The two friends meet up in the changing room, both drenched in sweat. “What a hard workout,” exclaims Rachel as she tries to catch her breath.

“Not as hard as mine,” declares Leah, as she checks her pulse.

“What are you talking about, my workout was so much longer than yours! I’m totally wiped,” insists Rachel, who is still breathing heavily.

“How can you compare your workout to mine,” Leah says condescendingly, “mine was a killer. I almost quit half-way through it. But I pushed myself to finish.”

“So did I. I thought I would have a heart attack.” Rachel counters, her voice sounding miffed. “You’re used to this kind of stuff. It’s easier for you. I’m going to be sore for days.”

It is pointless for these friends to argue about who had the harder workout. Each feels theirs was the more physically demanding one. Each wants validation or recognition of this fact. The truth of the matter is – they are both right – based on where they are coming from. They have parallel realities that are not in sync with the other.

Trying to convince the other person that their perception is flawed or inaccurate is an exercise in futility. No one gets into a debate thinking they are in the wrong. Quite the opposite, a person in a dispute or on a larger scale, a nation that is at war, is convinced that they are in the right. They even insist that G-d is on their side. It is clear that they have conflicting “realities,” and what is so “obvious and evident” to one makes no sense or is “out of left field” to the other.

In a marriage, husband and wife will face situations in which each will insist that their assessment or version is the valid one. A husband, for example, comes home very late and expects some pampering and sympathy – because he had a very stressful day at the office. He is an accountant and it is tax season. His wife on the other hand shares her litany of woes as she tells him what her day was like: a colicky baby, a toddler who loves throwing his food up in the air and a four-year-old who threw-up twice.

This couple can do one of two things – argue over who had it worse and walk away feeling frustrated or resentful or they can respect and acknowledge each other’s reality and each say something that translates to, “I recognize your misiras nefesh on behalf of the family, and I ‘m sorry you had such a difficult day. I hope tomorrow will be better for you.”

The ability to validate that which you might not necessarily agree with will cement a marriage more than yichus, money or looks and is a quality that every person dating for tachlis should look for in a potential spouse.

It is important to remember that all human beings have a deep-seated need to have their “realities” recognized and corroborated. A child who loses his adored stuffed “teddy” – no matter how torn and ratty looking it may be, is as devastated by his loss as would be a woman whose favorite pearl bracelet went missing – the one her beloved Bubbi gave her when she turned bat mitzvah.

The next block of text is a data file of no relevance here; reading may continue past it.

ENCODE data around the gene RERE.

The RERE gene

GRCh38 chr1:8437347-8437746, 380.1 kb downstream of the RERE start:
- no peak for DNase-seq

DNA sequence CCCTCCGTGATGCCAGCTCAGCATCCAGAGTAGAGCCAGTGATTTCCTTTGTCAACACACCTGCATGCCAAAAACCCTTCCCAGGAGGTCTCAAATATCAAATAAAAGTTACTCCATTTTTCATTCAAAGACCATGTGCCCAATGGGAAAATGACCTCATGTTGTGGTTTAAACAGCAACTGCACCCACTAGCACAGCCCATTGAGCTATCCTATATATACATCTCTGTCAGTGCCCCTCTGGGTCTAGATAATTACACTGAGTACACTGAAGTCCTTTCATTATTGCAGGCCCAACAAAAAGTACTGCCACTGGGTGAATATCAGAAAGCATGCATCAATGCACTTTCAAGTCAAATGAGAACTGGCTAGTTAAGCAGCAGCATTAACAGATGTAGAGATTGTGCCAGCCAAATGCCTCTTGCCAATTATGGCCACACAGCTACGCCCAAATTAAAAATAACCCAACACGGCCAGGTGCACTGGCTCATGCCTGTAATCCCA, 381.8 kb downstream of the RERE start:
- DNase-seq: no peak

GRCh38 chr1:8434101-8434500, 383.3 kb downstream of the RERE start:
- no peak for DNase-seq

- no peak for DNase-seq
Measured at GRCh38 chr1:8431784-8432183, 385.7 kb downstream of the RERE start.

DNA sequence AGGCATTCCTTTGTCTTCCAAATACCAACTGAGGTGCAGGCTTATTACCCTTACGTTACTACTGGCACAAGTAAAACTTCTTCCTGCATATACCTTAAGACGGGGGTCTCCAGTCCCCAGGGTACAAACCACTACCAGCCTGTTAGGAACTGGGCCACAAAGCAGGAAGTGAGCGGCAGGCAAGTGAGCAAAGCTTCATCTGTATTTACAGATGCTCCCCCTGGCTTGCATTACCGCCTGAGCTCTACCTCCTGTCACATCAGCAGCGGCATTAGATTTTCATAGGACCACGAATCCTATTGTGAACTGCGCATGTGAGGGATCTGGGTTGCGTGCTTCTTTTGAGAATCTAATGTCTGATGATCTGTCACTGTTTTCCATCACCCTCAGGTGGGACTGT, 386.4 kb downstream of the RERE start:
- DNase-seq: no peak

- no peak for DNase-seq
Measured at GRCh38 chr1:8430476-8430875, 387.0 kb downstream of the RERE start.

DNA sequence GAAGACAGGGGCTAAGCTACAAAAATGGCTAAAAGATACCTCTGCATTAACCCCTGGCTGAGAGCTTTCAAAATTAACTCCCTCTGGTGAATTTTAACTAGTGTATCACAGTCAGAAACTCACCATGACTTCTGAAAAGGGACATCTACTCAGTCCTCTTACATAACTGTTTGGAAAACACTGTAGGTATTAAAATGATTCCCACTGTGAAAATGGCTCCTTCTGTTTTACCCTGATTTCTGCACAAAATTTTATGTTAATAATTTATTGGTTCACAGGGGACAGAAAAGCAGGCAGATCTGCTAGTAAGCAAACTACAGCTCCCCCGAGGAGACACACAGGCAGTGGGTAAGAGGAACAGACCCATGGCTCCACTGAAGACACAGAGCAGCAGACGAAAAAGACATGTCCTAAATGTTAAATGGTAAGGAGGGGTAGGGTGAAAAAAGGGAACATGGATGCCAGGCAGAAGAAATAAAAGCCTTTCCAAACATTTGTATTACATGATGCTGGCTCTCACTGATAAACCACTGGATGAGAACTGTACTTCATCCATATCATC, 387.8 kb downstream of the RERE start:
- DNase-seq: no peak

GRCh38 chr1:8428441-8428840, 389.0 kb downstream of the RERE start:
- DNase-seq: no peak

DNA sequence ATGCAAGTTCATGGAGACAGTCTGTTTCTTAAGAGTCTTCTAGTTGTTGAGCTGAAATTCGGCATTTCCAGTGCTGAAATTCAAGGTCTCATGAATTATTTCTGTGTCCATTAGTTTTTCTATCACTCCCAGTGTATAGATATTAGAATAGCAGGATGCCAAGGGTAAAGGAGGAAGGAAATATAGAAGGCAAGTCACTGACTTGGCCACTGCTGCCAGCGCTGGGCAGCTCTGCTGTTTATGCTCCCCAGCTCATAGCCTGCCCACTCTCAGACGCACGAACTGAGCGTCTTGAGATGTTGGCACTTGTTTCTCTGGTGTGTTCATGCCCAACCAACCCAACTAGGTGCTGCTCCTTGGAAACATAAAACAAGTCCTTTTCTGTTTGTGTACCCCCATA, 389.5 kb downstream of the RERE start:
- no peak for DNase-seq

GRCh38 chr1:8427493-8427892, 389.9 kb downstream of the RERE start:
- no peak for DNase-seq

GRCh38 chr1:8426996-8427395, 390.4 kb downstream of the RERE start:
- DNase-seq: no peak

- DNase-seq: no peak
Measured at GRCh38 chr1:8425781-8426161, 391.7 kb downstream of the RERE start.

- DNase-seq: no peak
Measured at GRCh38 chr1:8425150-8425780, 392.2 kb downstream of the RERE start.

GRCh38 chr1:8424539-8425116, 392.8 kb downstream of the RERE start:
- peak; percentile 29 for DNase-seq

Perhaps in his parents’ eyes, the teddy bear is worthless and easily replaceable -not remotely close to being on the same level as the missing jewelry, but in the child’s reality, he has lost something priceless and his grief is very real.

That his parents acknowledge this, that they respect and validate his parallel reality – is crucial in building his self-confidence. In terms of a married couple, it is the direct path to shalom bayis.

Communicating With A Teenager

Wednesday, August 18th, 2010

For both parents and teenagers alike, adolescence can be a very hard time. Unfortunately, when family life gets rough, communication tends to break down. And when it does, parents need to restore their ability to relate to their teenagers by learning about the rules of communication.

 

Without question, parents find it hard to deal with teenagers who are unpleasant to talk to or who limit their communication to grunts or short answers that stop abruptly at “yes” or “no.”

 

One of the most difficult breakdowns in communication I have ever seen was between a twelfth grade student, Rachel, and her parents. When Rachel came home after school and walked through the door, terror entered with her.  Her parents explained to me that Rachel often avoided communicating with them altogether, but when she did speak, she was insulting and would respond rudely to innocent questions such as, “How was your day?” or “What would you like for dinner?”  This pattern of behavior would enrage Rachel’s parents so much that they found themselves constantly screaming at and insulting their daughter. Unfortunately the situation got so bad that lately Rachel was staying in her room, locking her door and screaming at her parents when they tried to enter.

 

When I first saw Rachel’s parents, they were very pessimistic about their daughter’s future. For years they had tried to calm her anger by buying her presents and clothing.  They even offered her rewards just for talking to them, but nothing seemed to work.

 

Clearly this serious communication problem needed to be resolved. After finding out more about Rachel’s background and relationships, I began to speak to her parents about some of the key principles of relationships and I suggested that they begin to practice the Ten Commandments of Communication.

 

The Ten Commandments of Communication

Although they are not etched in stone, the Ten Commandments of Communication form the basis of relationship-centered communication with a teenager.